The Building Tradesman Newspaper

Friday, October 04, 2013

News Briefs

By The Building Tradesman



Marquette General to move, build big

Marquette General Announces New Hospital Construction Plan

Marquette General Hospital and Duke LifePoint Healthcare have announced plans to construct a new 600,000 square-foot, 265-bed hospital to replace the regional medical center facility presently located on College Ave. in Marquette.

“This is an amazing development for our patients and the entire Upper Peninsula region,” said Marquette General CEO Gary Muller.  “Many, many details need to be worked out, but the decision has been made to proceed with planning for a new hospital campus.  Our commitment is to develop the finest healthcare facility imaginable.”

Marquette General was acquired by Duke LifePoint Healthcare in September 2012 and, according to Muller, research and deliberation began before the acquisition was complete to explore options for expanding and enhancing medical services at the present hospital location and evaluate feasibility of constructing a new hospital facility.

Duke LifePoint committed $300 million in capital to expand and upgrade MGH over the next 10 years. It will take approximately three years to plan, design and construct the new facility.  Adjoining the 265-bed hospital structure, Marquette General plans to construct a 168,000-square-foot physician office building. The search is on in the city to find a suitable site of up to 45 acres for construction.

“Our existing facility has served the community well,” Muller said. “However, when you look at the many buildings that house Marquette General, you see a cluster of structures ranging in age from nearly 100 years old to 10 years old.   In order to embrace the medical advances and many ongoing changes in medical care delivery, we have concluded that building a new hospital will best benefit our patients and the UP community we serve.”

It was estimated that expansion and renovation of the current hospital would cost approximately $230 million over several more years.  Constructing a new hospital and physician office building is estimated to cost approximately $290 million.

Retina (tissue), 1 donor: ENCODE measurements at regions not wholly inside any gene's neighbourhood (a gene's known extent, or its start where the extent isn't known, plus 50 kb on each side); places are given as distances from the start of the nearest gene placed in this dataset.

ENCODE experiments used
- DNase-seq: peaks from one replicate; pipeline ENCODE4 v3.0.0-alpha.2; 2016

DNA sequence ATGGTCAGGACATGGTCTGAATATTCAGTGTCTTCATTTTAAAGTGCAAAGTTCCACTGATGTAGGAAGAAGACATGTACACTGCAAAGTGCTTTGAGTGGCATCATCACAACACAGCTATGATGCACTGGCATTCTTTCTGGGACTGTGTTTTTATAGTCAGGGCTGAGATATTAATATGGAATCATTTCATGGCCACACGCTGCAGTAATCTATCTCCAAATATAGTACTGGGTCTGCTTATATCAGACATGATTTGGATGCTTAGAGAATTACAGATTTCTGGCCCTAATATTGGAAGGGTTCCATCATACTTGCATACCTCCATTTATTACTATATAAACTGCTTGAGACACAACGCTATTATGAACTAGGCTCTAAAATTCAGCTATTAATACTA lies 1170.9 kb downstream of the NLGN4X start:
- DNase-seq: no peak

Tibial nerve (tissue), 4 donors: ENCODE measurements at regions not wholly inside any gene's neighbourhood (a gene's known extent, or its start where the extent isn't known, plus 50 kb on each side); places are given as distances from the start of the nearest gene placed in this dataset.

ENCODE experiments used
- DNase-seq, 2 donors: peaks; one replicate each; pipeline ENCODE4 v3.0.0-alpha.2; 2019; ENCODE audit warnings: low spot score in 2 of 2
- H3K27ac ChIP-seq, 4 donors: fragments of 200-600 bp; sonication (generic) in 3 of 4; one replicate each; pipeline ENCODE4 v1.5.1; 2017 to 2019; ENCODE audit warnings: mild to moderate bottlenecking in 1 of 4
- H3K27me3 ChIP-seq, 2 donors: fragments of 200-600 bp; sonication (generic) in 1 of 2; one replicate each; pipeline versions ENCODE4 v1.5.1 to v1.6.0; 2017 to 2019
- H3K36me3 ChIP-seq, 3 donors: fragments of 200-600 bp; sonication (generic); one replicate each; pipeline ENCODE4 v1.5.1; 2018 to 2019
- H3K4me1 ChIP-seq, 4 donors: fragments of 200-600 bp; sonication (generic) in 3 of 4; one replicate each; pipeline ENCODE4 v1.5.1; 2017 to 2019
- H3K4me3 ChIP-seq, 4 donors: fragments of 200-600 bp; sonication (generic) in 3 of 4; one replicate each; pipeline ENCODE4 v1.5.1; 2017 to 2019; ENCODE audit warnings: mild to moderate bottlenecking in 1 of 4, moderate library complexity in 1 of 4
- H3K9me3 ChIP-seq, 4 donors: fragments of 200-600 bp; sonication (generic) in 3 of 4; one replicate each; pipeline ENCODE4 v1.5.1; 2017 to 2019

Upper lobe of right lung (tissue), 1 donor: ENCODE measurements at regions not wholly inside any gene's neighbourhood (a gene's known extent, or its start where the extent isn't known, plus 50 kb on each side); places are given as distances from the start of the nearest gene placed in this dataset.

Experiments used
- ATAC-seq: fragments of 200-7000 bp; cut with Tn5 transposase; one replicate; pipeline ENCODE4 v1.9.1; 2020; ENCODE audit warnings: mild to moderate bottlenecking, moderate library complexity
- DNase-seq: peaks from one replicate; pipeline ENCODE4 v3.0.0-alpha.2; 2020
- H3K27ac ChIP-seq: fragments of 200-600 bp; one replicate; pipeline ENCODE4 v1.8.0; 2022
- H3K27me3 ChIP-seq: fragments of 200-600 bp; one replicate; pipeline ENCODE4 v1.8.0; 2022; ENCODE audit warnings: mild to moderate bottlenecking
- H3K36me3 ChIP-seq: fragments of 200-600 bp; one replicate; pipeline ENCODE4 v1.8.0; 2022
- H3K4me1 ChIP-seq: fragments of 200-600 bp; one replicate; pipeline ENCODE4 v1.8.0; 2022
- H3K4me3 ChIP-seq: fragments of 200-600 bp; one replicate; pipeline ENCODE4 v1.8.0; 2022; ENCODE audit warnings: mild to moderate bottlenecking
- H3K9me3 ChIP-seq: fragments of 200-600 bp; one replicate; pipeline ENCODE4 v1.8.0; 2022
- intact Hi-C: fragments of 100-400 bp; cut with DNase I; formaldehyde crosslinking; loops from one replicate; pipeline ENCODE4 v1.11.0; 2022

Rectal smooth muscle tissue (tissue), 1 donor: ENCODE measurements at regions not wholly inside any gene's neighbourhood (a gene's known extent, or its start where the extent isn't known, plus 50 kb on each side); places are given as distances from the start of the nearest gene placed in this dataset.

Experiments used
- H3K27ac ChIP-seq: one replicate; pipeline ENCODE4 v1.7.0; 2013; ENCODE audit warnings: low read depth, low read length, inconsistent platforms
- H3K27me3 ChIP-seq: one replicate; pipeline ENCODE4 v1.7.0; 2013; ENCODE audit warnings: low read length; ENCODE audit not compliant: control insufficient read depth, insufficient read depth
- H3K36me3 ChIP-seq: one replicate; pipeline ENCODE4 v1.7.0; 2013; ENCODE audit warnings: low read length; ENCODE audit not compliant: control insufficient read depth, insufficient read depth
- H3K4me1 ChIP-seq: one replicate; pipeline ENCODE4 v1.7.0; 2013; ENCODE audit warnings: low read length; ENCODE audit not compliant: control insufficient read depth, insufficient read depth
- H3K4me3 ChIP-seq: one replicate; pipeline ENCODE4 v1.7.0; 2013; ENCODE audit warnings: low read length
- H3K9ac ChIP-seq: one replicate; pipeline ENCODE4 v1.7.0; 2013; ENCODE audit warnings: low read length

With new hospital construction in the early planning stages, a location for the facility is yet to be determined.  “Considering the hundreds of millions of dollars in capital allocated, we determined that building a true 21st Century hospital is the best course for us in fulfilling our mission of providing the highest quality of care as the Upper Peninsula’s regional medical center,” Muller said.

The Marquette Mining Journal said the project “will certainly be one of the largest single development projects in the area's recent history and one of the biggest drivers of economic growth in years to come.”

State’s lackluster industry continues

Michigan’s middling construction employment situation continued during the period of August 2012 through August 2013, as jobs in the industry increased 0.8 percent during that time. Our state was at least on the positive side of the ledger: Michigan was ranked No. 32 in construction job gains. There were 15 states that lost jobs during that time, including neighboring Ohio (No. 47) and Indiana (No. 50).

The numbers come from a compilation of employment figures released Sept. 20 by the Associated General Contractors of America.

“While we would all like to see even more robust growth, it is encouraging that most states have a larger construction workforce today than they did a year ago,” said Stephen E. Sandherr, the association’s chief executive officer. “It will take a lot more growth, however, before construction employment levels return to their pre-recession levels in most places.”

Michigan enjoyed a nice bump up in summer employment, increasing 2,700 jobs, (or 2.2 percent) from July to August 2013. That was the eighth highest increase in the nation during that month.

The AGC said that much of the industry’s recent growth was coming from a few private sector areas, particularly demand for new housing and energy facilities. Those gains have been strong enough to offset declining public sector investments and weak private sector demand in areas like retail construction. As a result, many construction employers would be particularly hard hit by a sudden halt in federal construction activity.

“The impacts of a sudden halt in discretionary federal construction investments could be quite severe, especially on employment levels in states with a number of federal construction projects underway” Sandherr added.